Stories make me shun existentialist philosophies. They show me there is more to live for than man-made ideals and that our hearts are pressed with purpose and a desire for nobler things. We are stamped with the image of divinity, created for eternity, drawn to redemption, made for glory.

So tolle lege! Take up and read.

Born of Idealism and Iniquity

The Hunger Games. Divergent. The Giver. The Maze Runner.

…and on.

Dystopian worlds are seeing a revival in literature—particularly in YA fiction—and film. Many of the books, packaged as boxed sets and hardcovers, make for a veritable weightlifting session at Costco. And the trailers are endless. Even a minute-long propaganda reel from President Snow of Hunger Games fame is eaten up by the masses. The teaser trailer has more views on YouTube than the State of the Union address – you know, the real speech from the real flesh-and-blood president of the country.

Why are we so enamored with dystopia? Do we see some hauntingly real reflection of our own nature and society in those destructive worlds?

In some way or other, each dystopia is a desperate grasp for utopia that goes terribly wrong. The totalitarian regime seeks to quash crime. The criminalization of emotion seeks to put conflict to death by repressing man’s hot-blooded passions. The theme of control dominates dystopian worlds because without it, the entire system topples. But its constant presence also implies this idea: that we think it is necessary. The perpetrators of dystopian societies are not scheming: what can I do to build the most awful, poisonous world ever? No, they are thinking of how they can maintain order, stability and achieve perfection. How they can achieve utopia. Their single-minded obsession may twist them into monsters, but that was not their intent. There is the underlying implication that there must be control, because without it, humanity will destroy itself.

So why doesn’t it work? 

It seems pretty apparent. They might suppress the crime, rebellion, and chaos for a while, but they simultaneously suppress some untamable, deeply human things: free-spiritedness and the wild spectrum of human sentiment. But our freedom comes with the capacity for good and evil, which only begs the question – where is the perfect balance between control and freedom?

Well, there’s no such thing because it’s the wrong question. It is the wrong question because there is no regime, no measured balance, which will make any utopia a reality. The fundamental problem does not lie in an unbalanced system, but in the corruption of the human heart. We are sinners, fallen from glory, incapable of moral perfection. The unbalanced system is simply a symptom of the disease. Dystopia is the child born of idealism and iniquity; it is the collision of utopia’s seduction with man’s sinfulness.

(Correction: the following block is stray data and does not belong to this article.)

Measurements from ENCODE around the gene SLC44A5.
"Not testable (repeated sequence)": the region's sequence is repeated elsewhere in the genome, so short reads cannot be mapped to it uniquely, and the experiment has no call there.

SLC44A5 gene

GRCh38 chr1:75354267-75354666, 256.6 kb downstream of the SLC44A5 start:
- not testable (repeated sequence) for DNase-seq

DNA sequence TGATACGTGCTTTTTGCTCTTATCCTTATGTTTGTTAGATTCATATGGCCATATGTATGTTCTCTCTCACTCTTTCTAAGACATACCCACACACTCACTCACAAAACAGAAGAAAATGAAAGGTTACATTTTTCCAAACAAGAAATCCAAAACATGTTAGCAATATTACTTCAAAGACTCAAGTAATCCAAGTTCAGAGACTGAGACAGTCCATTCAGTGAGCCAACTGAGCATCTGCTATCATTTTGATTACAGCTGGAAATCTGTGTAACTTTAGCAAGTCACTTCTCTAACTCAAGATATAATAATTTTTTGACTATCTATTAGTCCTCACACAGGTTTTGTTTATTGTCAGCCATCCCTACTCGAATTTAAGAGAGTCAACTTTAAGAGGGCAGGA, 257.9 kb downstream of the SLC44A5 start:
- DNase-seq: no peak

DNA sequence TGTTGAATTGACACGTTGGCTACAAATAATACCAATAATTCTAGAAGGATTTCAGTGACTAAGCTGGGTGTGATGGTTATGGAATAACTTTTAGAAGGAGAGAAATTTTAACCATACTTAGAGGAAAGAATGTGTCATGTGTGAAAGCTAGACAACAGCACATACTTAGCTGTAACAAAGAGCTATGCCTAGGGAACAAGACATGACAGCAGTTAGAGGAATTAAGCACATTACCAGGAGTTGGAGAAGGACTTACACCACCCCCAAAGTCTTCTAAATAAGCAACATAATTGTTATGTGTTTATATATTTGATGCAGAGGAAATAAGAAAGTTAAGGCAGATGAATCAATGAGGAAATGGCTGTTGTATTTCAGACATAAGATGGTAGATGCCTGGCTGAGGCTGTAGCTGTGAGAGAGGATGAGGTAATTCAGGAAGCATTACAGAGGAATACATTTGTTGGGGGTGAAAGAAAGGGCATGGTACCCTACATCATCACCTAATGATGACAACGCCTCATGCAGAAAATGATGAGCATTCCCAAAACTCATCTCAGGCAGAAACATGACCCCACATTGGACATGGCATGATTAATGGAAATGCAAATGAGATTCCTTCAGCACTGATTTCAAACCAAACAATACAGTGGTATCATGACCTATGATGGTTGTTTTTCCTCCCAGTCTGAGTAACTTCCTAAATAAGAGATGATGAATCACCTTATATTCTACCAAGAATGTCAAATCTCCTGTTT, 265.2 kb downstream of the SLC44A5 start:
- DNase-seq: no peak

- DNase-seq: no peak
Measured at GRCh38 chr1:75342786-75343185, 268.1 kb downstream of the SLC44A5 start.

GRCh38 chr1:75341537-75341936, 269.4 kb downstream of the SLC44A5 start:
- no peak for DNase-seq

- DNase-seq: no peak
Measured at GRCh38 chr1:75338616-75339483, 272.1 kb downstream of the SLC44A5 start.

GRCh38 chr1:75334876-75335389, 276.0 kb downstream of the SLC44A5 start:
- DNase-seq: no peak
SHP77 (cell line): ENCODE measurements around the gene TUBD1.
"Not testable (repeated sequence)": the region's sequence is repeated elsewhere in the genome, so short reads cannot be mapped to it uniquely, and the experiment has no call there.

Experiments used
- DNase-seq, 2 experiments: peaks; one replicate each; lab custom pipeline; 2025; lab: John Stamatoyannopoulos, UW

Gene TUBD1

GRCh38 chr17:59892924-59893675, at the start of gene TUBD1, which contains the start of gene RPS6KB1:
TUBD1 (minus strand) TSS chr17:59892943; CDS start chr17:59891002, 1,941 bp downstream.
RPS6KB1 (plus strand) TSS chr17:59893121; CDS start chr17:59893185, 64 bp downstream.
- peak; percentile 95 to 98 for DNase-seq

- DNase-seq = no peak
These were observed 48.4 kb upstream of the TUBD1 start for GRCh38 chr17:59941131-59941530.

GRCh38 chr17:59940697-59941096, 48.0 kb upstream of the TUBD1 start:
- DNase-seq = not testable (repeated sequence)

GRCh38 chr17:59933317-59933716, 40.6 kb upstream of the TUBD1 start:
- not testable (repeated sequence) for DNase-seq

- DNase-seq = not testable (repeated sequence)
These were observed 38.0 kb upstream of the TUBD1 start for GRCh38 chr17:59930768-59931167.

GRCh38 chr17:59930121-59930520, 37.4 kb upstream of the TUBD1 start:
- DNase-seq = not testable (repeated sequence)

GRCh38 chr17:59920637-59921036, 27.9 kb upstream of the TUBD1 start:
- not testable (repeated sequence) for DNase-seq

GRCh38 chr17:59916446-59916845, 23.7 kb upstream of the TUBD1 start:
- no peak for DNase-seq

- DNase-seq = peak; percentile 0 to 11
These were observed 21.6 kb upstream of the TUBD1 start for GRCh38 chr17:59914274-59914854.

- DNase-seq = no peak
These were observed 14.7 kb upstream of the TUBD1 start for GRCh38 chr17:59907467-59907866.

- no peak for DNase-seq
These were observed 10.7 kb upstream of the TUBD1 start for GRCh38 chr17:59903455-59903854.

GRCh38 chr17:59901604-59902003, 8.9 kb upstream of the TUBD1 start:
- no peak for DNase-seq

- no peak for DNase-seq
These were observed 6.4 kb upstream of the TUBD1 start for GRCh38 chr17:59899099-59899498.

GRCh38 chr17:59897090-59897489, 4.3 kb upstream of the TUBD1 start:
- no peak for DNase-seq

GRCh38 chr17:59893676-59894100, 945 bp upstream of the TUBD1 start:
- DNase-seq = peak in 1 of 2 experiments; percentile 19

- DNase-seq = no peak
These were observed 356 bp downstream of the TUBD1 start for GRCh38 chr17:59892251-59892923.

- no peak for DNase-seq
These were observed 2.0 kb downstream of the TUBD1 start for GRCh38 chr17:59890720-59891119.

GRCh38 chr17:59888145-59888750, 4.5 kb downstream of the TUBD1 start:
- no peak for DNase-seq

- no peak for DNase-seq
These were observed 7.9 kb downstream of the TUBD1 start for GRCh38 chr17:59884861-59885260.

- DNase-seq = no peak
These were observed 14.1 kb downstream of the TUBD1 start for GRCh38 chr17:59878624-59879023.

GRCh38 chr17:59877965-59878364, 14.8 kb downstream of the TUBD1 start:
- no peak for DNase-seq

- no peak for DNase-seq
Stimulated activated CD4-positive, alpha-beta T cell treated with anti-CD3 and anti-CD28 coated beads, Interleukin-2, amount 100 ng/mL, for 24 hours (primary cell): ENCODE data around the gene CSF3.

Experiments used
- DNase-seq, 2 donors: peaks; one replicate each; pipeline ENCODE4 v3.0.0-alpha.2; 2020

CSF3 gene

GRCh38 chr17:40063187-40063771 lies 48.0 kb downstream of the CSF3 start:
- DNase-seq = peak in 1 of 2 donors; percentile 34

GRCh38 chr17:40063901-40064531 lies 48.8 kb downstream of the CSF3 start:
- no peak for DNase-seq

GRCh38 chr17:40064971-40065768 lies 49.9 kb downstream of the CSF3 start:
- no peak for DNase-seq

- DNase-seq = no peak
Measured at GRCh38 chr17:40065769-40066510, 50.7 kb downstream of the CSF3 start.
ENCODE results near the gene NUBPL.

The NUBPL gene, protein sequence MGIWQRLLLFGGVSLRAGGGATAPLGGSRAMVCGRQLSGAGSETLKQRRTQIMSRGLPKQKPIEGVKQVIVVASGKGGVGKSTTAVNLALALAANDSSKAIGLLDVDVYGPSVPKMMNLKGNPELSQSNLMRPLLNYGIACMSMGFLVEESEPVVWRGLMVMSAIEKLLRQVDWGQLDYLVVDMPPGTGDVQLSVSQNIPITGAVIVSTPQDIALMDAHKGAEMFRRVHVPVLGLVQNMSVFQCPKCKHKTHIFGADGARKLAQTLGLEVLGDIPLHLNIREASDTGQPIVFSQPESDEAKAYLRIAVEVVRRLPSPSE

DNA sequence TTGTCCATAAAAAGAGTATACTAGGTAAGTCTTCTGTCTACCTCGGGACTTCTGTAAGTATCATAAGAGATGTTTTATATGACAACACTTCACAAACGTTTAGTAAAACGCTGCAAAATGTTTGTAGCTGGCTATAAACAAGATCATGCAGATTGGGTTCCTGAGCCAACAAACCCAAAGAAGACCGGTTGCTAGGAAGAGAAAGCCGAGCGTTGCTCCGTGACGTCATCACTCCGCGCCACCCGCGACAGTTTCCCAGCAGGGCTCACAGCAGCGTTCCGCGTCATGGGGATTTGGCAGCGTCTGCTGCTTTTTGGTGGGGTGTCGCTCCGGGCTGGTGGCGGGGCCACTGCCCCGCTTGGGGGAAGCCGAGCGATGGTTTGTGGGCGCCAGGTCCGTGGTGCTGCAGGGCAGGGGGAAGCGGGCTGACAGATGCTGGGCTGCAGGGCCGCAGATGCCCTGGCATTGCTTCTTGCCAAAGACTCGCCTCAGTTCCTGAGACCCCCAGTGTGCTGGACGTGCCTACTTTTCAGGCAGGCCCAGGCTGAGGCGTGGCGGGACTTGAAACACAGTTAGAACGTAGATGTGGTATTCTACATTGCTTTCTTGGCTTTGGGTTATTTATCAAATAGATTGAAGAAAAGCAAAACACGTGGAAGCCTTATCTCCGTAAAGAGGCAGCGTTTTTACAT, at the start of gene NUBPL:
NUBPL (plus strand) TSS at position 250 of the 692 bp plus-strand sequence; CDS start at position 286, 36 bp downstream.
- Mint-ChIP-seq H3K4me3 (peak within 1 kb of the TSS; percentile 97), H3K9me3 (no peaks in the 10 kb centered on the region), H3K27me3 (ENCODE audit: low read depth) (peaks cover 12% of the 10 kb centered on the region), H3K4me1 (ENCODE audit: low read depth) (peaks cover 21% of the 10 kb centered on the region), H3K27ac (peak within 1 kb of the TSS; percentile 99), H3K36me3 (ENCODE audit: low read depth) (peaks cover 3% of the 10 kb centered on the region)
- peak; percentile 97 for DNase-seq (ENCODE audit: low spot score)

Let’s circle back to the dystopian fad today. There are certainly creative ideas, novel twists, and memorable characters that are breathing new life into the genre. Action, adventure, romance, and intrigue wrap themselves neatly into the fabric of emerging dystopian plots. But I think there is something more than that that draws us. An inexplicable part of our souls longs after utopia, perfection and harmony, but it runs up against the beast of human nature. It collapses, defenseless, in the face of our inability to overcome selfishness and injustice. Dystopia captures that tension, failure, and vicious cycle. We keep trying to beat human nature with human structures and it’s a losing game. On our own, we will only perpetrate the cycle, never break it.

It is a bleak picture. But I didn’t write this to depress you. I wrote this because I realized dystopia gets something so right about human nature, and in that, it stops just short of pointing to the ultimate answer. We cannot break the cycle; it takes an outside force to do that. Changing the system will never save us; we need to change our hearts. Enter the Gospel.

Sinners cannot create perfection; sinners require redemption.

Therefore, if anyone is in Christ, the new creation has come: The old has gone, the new is here! All this is from God, who reconciled us to himself through Christ and gave us the ministry of reconciliation: that God was reconciling the world to himself in Christ, not counting people’s sins against them. And he has committed to us the message of reconciliation. We are therefore Christ’s ambassadors, as though God were making his appeal through us. We implore you on Christ’s behalf: Be reconciled to God. God made him who had no sin to be sin for us, so that in him we might become the righteousness of God. – 2 Cor. 5:17-21

I’d love to hear what you think. Since we aren’t living in a dystopia yet (unless we’re in the Matrix), you can share your opinion and you probably won’t be carted off to prison for it.

But I make no promises.